Stax was in a critical state in 1968. The label had split with its distributors, Atlantic, then discovered a clause in its deal that meant Atlantic retained the rights to Stax’s back catalogue. Not only that, Atlantic took back hit-making duo Sam & Dave, previously on loan to the company. Something had to be done to save Stax. Promotions boss Al Bell stepped up to become its vice president, and his solution was to demand an “instant catalogue” for the label by releasing 27 new albums in 1968. Writer-producer Isaac Hayes put together a vocal group intended to replace Sam & Dave: Soul Children, a two-man, two-woman Memphis act.
Soul Children lived up to their name. Unafraid to place emotion at the top of their agenda, the foursome, Shelbra Bennett, John Colbert, Anita Louis and Norman West, may have been inexperienced – Colbert, known as J Blackfoot, had been busking in Memphis when he auditioned for the label; Bennett was a walk-in, just turning up at Stax and pleading for an audition – but they really delivered. Side One of their self-titled debut album was entirely ballads, a brave move that laid their cards on the table as total Southern soulsters. The group offered the sort of classy yet gutsy harmonies The Sweet Inspirations specialised in – listen to that beautiful backing on the turtle-slow opener ‘I’ll Understand’ – and all four were capable of scorching lead lines. ‘Move Over’ and ‘When Tomorrow Comes’ maintain the same style before ‘The Sweeter He Is’, a lengthier dissertation on lost love. Slightly less polished, with rougher backing vocals, and veering towards church testifying, it notched up their first major hit, in 1969.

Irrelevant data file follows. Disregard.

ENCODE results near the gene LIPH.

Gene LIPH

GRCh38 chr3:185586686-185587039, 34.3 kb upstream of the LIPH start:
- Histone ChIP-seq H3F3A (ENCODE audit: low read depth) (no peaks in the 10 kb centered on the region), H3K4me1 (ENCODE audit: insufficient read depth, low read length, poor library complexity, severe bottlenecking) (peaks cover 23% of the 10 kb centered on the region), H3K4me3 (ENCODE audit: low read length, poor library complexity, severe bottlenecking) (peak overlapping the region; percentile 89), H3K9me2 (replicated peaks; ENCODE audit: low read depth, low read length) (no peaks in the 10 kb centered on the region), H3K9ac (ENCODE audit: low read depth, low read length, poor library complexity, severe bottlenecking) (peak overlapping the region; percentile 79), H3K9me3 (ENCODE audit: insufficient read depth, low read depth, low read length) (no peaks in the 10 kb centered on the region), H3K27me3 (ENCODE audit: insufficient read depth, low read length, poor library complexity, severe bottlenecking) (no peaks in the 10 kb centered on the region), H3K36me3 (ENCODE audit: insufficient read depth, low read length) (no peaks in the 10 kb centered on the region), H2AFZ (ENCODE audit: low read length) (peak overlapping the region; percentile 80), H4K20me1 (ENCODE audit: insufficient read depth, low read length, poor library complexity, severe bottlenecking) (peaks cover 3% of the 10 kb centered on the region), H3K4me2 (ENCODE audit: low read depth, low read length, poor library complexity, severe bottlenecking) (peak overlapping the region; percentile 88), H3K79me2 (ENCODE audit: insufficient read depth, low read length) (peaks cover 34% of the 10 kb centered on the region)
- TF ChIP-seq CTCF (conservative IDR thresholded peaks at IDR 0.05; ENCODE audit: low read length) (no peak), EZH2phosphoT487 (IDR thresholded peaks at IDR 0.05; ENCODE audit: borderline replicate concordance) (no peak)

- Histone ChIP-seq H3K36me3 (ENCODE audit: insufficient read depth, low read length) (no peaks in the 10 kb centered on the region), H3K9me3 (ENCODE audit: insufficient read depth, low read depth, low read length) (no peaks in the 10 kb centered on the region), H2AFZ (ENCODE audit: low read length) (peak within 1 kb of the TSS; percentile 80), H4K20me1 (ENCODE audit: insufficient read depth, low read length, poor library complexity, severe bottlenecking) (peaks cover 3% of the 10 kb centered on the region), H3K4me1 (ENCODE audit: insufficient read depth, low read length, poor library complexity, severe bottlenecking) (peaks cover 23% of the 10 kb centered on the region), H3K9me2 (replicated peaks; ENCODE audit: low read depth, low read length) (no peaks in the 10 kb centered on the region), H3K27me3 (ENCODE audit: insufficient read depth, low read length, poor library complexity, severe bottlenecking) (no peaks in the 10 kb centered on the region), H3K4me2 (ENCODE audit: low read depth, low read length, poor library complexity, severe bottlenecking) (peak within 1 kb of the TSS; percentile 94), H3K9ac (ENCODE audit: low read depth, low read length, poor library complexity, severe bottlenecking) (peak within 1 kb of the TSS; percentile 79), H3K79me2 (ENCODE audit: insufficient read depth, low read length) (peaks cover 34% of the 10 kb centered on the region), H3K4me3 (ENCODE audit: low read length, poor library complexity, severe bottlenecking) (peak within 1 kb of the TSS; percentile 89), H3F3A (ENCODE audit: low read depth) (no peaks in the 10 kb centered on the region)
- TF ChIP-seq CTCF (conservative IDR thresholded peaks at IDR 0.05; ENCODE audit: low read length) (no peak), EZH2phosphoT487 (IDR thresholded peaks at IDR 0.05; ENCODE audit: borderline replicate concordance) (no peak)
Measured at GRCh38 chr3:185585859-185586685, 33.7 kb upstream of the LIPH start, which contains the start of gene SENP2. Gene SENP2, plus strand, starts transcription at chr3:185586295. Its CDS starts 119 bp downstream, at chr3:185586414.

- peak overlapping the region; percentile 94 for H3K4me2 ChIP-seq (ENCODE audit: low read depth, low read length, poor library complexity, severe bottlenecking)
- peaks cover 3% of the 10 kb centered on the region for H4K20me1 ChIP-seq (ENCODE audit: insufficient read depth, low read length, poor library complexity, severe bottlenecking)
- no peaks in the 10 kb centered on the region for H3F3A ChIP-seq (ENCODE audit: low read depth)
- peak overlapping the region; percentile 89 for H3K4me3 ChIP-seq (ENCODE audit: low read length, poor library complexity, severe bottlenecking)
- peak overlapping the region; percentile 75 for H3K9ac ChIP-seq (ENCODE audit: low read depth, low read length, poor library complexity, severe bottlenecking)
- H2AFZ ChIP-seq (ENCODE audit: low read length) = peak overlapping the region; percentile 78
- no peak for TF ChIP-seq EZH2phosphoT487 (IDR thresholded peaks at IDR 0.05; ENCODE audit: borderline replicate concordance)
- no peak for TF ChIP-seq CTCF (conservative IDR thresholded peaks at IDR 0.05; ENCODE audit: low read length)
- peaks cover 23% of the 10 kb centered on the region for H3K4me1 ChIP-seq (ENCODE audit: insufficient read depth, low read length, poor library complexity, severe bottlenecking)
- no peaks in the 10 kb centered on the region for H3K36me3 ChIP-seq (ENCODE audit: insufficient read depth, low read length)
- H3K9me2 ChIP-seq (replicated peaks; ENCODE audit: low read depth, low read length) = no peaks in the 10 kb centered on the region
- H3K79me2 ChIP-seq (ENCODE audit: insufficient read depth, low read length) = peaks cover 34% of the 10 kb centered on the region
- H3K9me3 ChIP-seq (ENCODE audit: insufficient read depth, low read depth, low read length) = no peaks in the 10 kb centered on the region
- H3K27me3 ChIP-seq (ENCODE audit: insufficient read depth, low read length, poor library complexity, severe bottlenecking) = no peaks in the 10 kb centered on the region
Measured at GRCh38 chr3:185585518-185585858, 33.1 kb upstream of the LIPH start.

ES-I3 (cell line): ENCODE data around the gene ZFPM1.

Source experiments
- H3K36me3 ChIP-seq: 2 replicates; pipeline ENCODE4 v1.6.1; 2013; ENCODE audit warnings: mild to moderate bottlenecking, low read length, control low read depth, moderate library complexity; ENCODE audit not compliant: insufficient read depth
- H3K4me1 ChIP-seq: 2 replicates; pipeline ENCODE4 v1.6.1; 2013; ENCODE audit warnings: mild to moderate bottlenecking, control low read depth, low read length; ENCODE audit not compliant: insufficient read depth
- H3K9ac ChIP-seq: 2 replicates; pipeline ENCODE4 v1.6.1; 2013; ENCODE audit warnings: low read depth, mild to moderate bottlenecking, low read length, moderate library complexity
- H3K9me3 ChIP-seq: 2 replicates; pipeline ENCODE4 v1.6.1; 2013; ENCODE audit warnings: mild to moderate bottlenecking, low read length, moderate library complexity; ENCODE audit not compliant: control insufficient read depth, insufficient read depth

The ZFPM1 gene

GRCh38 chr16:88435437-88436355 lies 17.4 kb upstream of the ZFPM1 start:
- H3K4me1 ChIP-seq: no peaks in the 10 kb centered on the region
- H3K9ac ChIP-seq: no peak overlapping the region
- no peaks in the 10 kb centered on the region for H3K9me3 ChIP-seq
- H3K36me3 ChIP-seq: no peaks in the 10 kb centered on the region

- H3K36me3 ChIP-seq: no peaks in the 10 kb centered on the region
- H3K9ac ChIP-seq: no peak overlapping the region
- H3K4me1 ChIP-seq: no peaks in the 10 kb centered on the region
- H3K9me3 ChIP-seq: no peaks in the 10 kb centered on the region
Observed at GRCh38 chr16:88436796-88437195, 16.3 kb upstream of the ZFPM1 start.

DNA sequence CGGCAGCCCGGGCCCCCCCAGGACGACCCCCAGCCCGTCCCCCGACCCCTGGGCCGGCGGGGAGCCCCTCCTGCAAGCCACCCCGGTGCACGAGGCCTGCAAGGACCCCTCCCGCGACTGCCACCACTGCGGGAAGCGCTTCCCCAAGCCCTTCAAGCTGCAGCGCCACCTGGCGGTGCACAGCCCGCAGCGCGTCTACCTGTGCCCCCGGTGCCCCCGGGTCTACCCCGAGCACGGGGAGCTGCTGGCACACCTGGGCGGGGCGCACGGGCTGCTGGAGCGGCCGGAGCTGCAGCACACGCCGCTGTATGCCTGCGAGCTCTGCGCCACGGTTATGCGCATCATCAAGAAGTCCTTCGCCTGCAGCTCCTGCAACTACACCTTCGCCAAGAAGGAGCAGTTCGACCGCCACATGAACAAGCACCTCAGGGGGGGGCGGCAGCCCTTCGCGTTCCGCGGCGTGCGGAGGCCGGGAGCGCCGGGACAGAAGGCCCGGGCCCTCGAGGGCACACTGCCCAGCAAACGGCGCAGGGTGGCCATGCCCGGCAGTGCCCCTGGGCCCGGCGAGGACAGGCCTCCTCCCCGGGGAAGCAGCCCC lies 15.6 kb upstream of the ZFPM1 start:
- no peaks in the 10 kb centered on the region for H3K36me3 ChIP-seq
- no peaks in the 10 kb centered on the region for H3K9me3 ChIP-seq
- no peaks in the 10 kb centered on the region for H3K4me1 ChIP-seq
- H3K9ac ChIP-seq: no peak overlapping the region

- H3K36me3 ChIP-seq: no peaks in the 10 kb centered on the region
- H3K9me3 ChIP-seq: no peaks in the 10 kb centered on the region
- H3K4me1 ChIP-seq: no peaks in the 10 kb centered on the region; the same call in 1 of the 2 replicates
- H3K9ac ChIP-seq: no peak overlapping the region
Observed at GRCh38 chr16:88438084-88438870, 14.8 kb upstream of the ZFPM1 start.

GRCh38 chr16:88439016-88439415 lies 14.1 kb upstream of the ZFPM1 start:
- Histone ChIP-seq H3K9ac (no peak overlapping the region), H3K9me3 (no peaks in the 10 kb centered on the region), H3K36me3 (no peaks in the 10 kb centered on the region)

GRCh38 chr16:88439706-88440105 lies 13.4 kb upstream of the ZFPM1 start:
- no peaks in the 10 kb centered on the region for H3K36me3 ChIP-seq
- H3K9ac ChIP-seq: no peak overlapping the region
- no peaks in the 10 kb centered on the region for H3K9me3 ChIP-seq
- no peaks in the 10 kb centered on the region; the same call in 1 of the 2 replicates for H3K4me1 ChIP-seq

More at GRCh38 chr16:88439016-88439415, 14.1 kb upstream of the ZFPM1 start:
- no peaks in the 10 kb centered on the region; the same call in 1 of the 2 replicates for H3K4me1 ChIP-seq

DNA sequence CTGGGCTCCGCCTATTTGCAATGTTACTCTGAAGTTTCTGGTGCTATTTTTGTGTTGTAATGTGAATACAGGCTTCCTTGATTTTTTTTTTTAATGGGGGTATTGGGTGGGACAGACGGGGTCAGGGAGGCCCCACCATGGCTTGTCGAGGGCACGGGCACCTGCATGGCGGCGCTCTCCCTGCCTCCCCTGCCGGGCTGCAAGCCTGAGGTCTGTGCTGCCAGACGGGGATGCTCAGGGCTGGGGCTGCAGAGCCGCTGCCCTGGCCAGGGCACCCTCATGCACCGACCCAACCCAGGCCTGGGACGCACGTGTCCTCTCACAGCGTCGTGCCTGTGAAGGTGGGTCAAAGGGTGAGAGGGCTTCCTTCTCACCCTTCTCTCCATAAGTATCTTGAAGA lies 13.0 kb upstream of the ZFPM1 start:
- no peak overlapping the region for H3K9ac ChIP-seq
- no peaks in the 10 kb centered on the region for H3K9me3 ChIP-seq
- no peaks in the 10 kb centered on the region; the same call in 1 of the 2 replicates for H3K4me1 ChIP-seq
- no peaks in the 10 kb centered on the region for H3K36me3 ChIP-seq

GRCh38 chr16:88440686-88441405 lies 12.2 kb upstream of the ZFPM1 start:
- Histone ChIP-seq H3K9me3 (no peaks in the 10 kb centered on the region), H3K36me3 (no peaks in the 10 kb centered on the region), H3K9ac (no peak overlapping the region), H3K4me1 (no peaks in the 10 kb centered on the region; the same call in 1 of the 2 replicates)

Side Two brought the groove. ‘Tighten Up My Thang’ (not an advert for Kegel exercises) blended a bouncing bassline with swinging horns and a growling vocal; its flip on 45, ‘Take Up The Slack’, sails along with funky Clavinet, craftily leaving the bottom end empty at times, providing it a floating, unanchored feel. ‘Super Soul’ is a Stax blaster, with a sizzling horn section and driving bottom end. ‘Give ’Em Love’, their debut single, is like the elder, wiser brother of The Bar-Kays’ ‘Soul Finger’, rocketing along but adding the relationship advice this group specialised in.
Despite Isaac Hayes’ original intentions for the group, Soul Children were closer to their contemporaries The Staple Singers than Sam & Dave, but delivered the goods. Unfortunately for them, Hayes focused on his unintended solo career after Soul Children was released, leaving the group short of hits until 1972’s ‘Hearsay’. When they quit in the late 70s, J Blackfoot, one of soul’s most underrated male leads, went on to hit with the elegant deep ballad ‘Taxi’. Here’s where he embarked on that soulful ride.